In Geoffrey Copland, vice-chancellor and rector of the University of Westminster, the post-1992 university sector has a powerful champion.
Dr Copland, who recently launched an inquiry into London's modern language provision, has spoken out about the value of the different types of education that the post-1992 universities have to offer on many occasions.
In May 1999, The THES wrote: "Dr Copland believes diversity is the key to understanding the new-university sector. Ideas about the nature of education are changing rapidly as the government tries to revolutionise thinking about what and when people learn. New universities are in the vanguard of this."
He has called for more research funding for the sector and has urged caution on top-up fees. Last year, he told The THES : "Just for the sake of getting some more money we could be pricing some students out of the market. This would not be helpful to higher education and what it stands for."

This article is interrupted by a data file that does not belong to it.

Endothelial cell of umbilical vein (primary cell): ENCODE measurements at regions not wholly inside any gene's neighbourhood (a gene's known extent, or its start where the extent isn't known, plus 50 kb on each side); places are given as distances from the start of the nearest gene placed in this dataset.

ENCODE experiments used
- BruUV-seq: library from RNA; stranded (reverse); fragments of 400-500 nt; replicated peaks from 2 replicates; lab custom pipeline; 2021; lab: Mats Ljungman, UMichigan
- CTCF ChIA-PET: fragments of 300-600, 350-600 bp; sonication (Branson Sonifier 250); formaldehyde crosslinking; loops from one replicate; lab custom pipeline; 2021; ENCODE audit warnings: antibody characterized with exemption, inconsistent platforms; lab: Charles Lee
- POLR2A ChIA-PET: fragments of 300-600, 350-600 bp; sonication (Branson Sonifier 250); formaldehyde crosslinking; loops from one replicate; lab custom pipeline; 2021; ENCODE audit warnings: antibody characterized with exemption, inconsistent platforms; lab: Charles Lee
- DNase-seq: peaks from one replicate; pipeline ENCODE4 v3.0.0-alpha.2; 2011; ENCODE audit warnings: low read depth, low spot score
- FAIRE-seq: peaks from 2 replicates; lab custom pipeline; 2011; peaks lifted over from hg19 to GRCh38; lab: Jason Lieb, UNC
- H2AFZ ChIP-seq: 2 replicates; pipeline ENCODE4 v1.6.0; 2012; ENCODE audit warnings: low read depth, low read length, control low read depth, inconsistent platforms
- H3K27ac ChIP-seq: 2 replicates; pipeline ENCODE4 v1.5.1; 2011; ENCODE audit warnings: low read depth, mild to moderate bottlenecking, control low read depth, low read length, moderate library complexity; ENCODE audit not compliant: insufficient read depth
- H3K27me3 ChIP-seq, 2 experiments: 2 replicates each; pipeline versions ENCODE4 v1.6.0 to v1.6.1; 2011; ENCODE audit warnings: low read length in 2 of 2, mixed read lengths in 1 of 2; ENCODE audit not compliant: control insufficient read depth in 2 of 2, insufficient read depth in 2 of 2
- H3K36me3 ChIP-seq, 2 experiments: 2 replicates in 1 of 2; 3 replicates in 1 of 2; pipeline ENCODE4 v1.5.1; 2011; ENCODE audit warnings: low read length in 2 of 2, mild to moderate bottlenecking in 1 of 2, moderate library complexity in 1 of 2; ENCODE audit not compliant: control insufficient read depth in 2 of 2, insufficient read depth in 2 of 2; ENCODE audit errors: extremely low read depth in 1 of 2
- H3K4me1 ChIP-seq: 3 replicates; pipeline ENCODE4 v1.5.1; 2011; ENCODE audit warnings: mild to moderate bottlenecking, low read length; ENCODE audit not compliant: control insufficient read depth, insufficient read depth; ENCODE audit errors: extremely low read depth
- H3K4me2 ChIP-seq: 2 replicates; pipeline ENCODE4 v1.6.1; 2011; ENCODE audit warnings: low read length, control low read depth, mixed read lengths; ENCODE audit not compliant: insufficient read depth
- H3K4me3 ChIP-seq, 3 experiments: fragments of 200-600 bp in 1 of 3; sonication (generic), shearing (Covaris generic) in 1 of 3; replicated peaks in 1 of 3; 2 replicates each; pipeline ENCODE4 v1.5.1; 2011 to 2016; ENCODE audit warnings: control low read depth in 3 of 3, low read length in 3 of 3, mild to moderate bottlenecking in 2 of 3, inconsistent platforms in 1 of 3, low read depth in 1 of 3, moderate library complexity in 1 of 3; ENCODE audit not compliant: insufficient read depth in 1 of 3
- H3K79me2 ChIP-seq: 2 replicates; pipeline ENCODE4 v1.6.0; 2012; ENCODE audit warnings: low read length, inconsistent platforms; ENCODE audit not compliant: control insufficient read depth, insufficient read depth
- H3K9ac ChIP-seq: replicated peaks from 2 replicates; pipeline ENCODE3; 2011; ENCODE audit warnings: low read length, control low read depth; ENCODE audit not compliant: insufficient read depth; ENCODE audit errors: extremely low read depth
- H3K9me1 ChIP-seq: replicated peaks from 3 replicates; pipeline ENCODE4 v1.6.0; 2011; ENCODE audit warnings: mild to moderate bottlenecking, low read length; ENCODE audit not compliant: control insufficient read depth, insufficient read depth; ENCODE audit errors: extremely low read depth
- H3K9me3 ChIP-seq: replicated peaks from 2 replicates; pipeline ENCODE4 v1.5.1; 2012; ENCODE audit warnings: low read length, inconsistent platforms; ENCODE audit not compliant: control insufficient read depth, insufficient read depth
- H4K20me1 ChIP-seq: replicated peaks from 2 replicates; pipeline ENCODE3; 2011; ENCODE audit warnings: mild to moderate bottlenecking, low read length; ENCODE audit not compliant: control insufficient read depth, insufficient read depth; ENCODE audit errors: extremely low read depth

Dr Copland is chair of the Coalition of Modern Universities, a group of 30 institutions that became universities in 1992. He is also a board member of exam group Edexcel and is a member of groups including the Higher Education Consortium and the London Development Partnership.
He has links with business in his role as special adviser to the North-West London Training and Enterprise Council and his membership of the Westminster Partnership of London Chamber of Commerce and Industry.
A physicist by discipline, Dr Copland was educated at Merton College, Oxford. He was a lecturer in physics at Queen Elizabeth College from 1971 to 1980, and then joined Goldsmiths College as dean of studies. Between 1987 and 1995 he was deputy rector of the Polytechnic of Central London, which became the University of Westminster in 1992. He has been vice-chancellor since 1996.